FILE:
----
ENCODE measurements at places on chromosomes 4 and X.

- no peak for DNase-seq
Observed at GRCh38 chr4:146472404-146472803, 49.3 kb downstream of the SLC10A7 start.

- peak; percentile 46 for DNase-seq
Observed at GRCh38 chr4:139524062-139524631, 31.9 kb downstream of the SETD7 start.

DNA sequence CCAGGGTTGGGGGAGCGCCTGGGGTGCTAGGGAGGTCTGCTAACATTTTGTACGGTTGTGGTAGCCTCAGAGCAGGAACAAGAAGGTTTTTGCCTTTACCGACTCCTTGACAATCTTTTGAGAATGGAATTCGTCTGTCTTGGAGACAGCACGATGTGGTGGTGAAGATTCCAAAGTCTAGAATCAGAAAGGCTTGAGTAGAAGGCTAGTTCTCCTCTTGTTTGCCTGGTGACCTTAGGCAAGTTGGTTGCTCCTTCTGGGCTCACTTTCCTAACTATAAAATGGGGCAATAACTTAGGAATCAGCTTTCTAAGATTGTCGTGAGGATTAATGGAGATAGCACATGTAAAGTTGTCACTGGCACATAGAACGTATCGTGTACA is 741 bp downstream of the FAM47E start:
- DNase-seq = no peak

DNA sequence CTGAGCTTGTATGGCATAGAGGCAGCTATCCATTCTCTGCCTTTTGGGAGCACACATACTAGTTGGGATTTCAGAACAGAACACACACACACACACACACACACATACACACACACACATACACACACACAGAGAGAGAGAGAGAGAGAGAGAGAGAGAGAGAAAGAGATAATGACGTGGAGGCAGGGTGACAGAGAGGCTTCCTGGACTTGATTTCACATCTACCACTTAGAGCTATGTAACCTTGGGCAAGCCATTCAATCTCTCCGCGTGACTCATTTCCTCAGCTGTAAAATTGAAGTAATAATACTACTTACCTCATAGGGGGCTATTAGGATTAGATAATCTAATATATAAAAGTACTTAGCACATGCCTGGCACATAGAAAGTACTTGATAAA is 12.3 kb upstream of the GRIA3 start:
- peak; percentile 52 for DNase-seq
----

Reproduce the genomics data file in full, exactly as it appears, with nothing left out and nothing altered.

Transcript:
ENCODE measurements at places on chromosomes 4 and X.

- no peak for DNase-seq
Observed at GRCh38 chr4:146472404-146472803, 49.3 kb downstream of the SLC10A7 start.

- peak; percentile 46 for DNase-seq
Observed at GRCh38 chr4:139524062-139524631, 31.9 kb downstream of the SETD7 start.

DNA sequence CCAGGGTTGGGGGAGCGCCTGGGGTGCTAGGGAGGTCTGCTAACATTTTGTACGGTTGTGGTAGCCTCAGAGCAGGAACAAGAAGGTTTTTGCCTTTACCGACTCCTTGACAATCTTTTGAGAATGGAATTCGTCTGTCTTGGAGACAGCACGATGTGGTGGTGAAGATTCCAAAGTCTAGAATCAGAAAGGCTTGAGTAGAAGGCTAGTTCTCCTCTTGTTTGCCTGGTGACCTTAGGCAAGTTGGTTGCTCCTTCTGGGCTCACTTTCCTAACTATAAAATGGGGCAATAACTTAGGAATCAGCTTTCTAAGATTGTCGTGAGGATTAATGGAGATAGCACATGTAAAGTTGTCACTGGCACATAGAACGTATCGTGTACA is 741 bp downstream of the FAM47E start:
- DNase-seq = no peak

DNA sequence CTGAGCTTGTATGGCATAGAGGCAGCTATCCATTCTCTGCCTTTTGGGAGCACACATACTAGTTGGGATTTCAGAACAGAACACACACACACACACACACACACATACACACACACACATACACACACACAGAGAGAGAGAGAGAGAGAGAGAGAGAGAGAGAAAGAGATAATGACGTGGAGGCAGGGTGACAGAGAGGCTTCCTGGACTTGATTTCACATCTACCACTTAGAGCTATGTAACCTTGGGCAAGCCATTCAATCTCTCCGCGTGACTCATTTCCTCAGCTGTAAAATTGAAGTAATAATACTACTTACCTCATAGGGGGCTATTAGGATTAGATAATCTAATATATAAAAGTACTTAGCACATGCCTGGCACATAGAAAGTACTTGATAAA is 12.3 kb upstream of the GRIA3 start:
- peak; percentile 52 for DNase-seq